Friday, January 27, 2006

Osteoarthritis is a degenerative joint disease occurring mainly in the elderly. It is the most common form of arthritis and according to our feature Disease Modifying Osteoarthritis Drugs - The Search for the 'Holy Grail' Continues this debilitative condition affects over 73 million people in the seven major pharmaceutical markets. Disease modification is currently the ‘holy grail’ in the treatment of osteoarthritis, driven by an aging population and recent success of disease modifiers for rheumatoid arthritis.

One of the major hurdles in reaching this goal is gaining an understanding of the precise mechanism and pathways involved in osteoarthritis. Today’s headline article from DailyUpdates, published in a recent edition of Scand J Rheumatol highlights the involvement of nitric oxide (NO) in osteoarthritis and moreover suggests that disease-modifying anti-rheumatic drugs (DMARDS) developed for the treatment of rheumatoid arthritis may be effective in the treatment of osteoarthritis through the reduction of NO levels.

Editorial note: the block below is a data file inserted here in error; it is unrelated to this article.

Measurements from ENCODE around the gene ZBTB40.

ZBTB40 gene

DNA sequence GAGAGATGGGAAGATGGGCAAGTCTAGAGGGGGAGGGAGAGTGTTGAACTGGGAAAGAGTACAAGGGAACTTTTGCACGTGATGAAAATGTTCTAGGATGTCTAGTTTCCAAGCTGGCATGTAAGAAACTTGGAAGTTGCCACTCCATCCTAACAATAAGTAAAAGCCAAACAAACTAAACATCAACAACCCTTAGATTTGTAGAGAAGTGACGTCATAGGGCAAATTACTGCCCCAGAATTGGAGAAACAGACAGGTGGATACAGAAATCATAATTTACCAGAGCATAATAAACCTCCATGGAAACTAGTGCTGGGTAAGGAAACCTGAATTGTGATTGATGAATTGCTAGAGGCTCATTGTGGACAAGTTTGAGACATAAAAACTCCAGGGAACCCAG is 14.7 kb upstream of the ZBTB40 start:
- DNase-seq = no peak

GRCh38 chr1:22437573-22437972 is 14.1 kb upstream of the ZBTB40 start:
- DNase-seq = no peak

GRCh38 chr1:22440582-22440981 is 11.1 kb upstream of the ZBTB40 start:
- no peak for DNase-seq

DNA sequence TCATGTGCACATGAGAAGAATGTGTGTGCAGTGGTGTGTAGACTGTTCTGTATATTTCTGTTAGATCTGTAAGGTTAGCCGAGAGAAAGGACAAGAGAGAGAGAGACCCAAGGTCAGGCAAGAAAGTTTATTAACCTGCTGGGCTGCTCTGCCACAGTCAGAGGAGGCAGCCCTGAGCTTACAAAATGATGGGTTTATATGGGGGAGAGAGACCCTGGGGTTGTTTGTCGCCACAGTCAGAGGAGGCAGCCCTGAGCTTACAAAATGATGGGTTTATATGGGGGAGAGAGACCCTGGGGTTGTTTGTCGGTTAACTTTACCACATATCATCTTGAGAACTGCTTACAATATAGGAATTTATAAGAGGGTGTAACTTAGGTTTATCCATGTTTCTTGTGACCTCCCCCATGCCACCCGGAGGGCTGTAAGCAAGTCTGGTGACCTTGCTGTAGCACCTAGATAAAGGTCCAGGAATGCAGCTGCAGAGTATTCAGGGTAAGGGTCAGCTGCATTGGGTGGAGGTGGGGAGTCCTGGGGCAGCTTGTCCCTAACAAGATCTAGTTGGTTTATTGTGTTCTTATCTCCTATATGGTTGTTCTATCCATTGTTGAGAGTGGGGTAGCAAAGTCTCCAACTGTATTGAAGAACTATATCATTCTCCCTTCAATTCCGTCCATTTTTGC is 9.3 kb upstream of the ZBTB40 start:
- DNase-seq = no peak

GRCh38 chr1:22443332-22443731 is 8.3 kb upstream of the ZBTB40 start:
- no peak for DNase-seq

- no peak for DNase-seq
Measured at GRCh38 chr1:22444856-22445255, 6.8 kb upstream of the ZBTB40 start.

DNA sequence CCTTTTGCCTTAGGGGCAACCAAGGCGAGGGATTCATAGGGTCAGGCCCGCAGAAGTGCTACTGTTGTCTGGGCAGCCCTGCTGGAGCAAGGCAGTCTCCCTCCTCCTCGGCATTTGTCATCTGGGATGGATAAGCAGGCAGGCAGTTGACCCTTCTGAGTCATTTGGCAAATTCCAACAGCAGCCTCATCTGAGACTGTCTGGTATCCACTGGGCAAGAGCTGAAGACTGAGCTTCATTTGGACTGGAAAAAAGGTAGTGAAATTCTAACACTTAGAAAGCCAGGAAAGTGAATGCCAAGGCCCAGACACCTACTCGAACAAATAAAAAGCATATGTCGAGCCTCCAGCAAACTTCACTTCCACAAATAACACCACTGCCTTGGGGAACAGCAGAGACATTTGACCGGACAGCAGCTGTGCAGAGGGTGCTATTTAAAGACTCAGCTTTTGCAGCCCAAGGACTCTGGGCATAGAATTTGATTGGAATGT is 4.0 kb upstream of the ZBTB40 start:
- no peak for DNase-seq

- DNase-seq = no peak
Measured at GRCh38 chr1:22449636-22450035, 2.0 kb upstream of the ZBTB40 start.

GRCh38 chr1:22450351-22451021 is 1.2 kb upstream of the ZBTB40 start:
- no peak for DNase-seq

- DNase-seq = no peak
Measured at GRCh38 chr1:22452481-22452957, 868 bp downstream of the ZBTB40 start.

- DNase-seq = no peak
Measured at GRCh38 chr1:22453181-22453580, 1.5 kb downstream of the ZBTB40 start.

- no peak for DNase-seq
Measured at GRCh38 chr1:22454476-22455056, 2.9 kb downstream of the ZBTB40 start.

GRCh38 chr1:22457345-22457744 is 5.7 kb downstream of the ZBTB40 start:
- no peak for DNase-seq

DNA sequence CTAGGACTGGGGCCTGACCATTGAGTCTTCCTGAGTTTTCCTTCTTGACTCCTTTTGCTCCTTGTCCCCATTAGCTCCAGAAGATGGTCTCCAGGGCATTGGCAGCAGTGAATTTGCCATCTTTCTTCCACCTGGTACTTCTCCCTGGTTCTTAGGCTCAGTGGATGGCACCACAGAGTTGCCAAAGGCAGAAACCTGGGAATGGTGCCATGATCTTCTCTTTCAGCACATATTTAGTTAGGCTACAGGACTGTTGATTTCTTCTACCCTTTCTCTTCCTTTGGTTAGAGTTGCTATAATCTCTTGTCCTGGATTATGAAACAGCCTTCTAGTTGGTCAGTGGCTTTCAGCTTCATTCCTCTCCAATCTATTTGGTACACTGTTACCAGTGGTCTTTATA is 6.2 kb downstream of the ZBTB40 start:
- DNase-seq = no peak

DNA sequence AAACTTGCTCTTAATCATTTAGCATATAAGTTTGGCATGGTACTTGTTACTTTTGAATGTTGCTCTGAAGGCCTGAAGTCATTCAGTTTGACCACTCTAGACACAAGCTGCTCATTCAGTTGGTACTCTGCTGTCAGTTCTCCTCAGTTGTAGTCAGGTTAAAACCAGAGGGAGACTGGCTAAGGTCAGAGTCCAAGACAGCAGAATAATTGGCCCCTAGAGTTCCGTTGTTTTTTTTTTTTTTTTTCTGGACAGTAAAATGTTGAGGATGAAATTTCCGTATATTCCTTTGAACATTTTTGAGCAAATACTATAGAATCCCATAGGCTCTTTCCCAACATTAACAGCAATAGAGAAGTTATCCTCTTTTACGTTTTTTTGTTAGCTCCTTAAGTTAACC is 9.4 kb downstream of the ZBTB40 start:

Although key to a number of physiological processes, excessive NO has been implicated in numerous diseases. Important therapeutic areas for NO-based therapies are inflammatory disorders, cardiovascular diseases, erectile dysfunction, inflammation, pain and neuroprotection. The first therapeutic use of NO was by inhalation for acute respiratory distress syndrome (ARDS).

In the worldwide pharmaceutical market, share of drugs where NO is involved in the mechanism of action is now estimated at $20 billion and is projected to rise to $34.1 billion in 2010 and $52 billion in 2015 as new drugs with NO-based mechanisms are introduced into the market (see Nitric Oxide - Therapeutics, Markets and Companies).
NO is known to be a destructive mediator produced by activated chondrocytes and in their Scand J Rheumatol article, Eeva Moilanen and colleagues reported that four known DMARDs suppressed the production of NO under these conditions. This effect was extended to a reduction in NO production in cartilage from patients with osteoarthritis. This study suggests that therapeutic agents historically used for the treatment of rheumatoid arthritis should also be investigated as treatments of osteoarthritis.


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